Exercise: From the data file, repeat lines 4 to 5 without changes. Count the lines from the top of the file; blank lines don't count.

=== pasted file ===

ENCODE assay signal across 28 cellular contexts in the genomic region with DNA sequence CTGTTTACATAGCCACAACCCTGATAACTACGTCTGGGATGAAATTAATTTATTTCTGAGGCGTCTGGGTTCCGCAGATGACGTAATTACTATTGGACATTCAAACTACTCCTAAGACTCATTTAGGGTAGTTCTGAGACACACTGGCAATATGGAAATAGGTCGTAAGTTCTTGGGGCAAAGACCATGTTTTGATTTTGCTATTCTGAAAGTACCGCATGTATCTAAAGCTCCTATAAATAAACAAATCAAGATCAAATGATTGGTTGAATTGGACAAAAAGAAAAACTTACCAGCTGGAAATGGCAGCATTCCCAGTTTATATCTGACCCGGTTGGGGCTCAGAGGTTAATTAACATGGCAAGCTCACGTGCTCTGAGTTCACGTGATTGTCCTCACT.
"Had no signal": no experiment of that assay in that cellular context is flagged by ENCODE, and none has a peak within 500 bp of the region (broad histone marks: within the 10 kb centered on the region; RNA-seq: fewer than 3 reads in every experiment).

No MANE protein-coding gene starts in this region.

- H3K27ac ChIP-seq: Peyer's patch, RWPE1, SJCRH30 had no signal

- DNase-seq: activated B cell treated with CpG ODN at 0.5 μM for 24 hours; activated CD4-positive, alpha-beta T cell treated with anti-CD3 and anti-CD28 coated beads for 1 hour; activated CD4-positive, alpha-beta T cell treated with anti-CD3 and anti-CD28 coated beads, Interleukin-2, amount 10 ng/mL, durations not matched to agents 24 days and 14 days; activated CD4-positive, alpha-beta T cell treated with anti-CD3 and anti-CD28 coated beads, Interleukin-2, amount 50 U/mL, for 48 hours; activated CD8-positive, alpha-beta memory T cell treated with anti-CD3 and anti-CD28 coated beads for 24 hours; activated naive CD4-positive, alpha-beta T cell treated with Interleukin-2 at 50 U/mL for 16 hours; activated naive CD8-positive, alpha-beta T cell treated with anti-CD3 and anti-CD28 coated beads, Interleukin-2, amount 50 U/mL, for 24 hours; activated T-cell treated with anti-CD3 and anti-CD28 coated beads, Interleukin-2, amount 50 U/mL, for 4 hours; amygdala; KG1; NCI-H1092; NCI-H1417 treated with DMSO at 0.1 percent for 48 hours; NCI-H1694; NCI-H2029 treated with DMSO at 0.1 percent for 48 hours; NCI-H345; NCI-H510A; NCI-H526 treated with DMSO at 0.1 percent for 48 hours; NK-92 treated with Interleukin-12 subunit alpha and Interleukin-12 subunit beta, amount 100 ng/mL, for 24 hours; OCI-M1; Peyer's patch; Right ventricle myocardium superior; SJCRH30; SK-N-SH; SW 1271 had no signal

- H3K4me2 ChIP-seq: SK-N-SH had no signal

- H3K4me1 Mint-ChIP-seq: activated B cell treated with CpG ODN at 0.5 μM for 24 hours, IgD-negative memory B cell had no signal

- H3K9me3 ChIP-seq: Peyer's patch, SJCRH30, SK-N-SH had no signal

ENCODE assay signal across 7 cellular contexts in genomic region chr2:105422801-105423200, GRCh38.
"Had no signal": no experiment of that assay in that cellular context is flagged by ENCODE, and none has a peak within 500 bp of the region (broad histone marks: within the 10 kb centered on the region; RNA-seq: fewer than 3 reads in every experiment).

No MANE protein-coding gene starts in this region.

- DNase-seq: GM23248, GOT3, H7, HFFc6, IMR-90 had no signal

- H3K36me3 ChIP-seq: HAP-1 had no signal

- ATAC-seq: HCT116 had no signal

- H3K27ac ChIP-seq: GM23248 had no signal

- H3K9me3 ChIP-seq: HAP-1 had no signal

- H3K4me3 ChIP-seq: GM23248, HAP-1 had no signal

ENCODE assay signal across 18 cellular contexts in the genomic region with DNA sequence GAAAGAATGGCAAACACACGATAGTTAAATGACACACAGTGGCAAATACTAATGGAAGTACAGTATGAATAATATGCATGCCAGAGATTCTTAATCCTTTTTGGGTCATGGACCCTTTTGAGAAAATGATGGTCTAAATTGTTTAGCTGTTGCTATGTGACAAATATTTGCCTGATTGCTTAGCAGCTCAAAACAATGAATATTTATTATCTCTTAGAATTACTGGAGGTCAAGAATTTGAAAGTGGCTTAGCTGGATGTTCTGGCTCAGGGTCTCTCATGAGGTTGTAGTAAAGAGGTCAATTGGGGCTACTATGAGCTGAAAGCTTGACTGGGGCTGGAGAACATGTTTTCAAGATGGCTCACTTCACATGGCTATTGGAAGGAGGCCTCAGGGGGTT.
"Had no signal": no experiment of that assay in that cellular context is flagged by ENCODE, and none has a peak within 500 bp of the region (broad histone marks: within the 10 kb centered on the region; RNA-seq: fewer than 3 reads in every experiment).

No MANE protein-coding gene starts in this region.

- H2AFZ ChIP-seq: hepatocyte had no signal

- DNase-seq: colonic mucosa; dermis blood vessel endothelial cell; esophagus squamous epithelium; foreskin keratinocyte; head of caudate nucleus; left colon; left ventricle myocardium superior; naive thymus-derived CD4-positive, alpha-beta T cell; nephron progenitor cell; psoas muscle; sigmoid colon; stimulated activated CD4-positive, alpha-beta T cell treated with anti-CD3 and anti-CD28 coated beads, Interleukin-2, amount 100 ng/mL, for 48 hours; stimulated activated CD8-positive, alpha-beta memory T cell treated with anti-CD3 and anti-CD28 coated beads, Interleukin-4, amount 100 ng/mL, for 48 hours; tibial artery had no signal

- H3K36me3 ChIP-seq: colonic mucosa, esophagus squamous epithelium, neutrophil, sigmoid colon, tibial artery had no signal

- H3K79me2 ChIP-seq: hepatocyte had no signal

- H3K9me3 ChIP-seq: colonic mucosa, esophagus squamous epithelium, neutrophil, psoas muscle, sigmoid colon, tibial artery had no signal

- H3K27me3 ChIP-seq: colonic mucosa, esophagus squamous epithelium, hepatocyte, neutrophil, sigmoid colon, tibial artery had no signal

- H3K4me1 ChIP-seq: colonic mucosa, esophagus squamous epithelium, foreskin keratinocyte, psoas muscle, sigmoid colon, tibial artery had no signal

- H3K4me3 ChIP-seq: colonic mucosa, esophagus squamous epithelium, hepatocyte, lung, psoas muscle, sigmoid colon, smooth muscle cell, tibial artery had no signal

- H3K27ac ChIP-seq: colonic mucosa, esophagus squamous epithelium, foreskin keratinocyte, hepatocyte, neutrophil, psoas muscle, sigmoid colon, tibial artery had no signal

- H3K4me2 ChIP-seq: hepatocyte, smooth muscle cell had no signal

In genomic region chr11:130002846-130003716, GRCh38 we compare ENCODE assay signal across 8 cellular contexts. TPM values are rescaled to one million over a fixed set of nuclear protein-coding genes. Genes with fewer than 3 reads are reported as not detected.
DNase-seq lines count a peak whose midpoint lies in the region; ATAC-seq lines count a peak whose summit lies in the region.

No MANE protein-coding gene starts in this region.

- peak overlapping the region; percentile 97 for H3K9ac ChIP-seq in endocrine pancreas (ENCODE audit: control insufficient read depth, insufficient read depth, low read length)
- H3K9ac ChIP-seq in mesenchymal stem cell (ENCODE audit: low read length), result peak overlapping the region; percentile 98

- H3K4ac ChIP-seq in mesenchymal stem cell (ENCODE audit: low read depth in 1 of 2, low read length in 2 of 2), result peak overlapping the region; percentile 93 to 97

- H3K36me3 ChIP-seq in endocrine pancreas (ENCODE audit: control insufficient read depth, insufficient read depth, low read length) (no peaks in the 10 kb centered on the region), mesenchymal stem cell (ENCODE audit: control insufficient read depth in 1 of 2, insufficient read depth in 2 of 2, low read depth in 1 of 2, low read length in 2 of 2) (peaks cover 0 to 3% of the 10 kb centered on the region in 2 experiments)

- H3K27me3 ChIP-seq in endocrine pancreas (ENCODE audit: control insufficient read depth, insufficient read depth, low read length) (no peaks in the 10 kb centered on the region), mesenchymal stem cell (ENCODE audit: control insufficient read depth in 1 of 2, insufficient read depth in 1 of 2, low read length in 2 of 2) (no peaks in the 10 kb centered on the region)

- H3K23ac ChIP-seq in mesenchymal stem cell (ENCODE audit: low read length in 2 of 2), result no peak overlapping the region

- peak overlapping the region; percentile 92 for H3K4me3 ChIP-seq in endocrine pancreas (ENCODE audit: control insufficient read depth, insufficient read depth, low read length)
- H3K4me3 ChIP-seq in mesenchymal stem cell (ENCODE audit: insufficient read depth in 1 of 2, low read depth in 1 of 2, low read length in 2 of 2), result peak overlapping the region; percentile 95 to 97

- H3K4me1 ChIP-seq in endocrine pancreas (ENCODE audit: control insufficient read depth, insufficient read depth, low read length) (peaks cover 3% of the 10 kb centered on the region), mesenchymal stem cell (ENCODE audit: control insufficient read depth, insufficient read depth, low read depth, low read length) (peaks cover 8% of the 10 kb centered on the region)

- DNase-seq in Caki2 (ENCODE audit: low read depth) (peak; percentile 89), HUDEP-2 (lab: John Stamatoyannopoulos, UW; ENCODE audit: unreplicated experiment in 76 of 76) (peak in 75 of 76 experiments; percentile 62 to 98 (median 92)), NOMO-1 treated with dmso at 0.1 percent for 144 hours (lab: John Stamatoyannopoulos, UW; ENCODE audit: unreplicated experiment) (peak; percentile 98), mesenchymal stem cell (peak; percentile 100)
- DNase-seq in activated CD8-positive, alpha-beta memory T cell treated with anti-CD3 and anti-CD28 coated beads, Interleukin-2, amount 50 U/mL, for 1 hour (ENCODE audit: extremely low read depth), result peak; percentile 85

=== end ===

- H3K27ac ChIP-seq: Peyer's patch, RWPE1, SJCRH30 had no signal

- DNase-seq: activated B cell treated with CpG ODN at 0.5 μM for 24 hours; activated CD4-positive, alpha-beta T cell treated with anti-CD3 and anti-CD28 coated beads for 1 hour; activated CD4-positive, alpha-beta T cell treated with anti-CD3 and anti-CD28 coated beads, Interleukin-2, amount 10 ng/mL, durations not matched to agents 24 days and 14 days; activated CD4-positive, alpha-beta T cell treated with anti-CD3 and anti-CD28 coated beads, Interleukin-2, amount 50 U/mL, for 48 hours; activated CD8-positive, alpha-beta memory T cell treated with anti-CD3 and anti-CD28 coated beads for 24 hours; activated naive CD4-positive, alpha-beta T cell treated with Interleukin-2 at 50 U/mL for 16 hours; activated naive CD8-positive, alpha-beta T cell treated with anti-CD3 and anti-CD28 coated beads, Interleukin-2, amount 50 U/mL, for 24 hours; activated T-cell treated with anti-CD3 and anti-CD28 coated beads, Interleukin-2, amount 50 U/mL, for 4 hours; amygdala; KG1; NCI-H1092; NCI-H1417 treated with DMSO at 0.1 percent for 48 hours; NCI-H1694; NCI-H2029 treated with DMSO at 0.1 percent for 48 hours; NCI-H345; NCI-H510A; NCI-H526 treated with DMSO at 0.1 percent for 48 hours; NK-92 treated with Interleukin-12 subunit alpha and Interleukin-12 subunit beta, amount 100 ng/mL, for 24 hours; OCI-M1; Peyer's patch; Right ventricle myocardium superior; SJCRH30; SK-N-SH; SW 1271 had no signal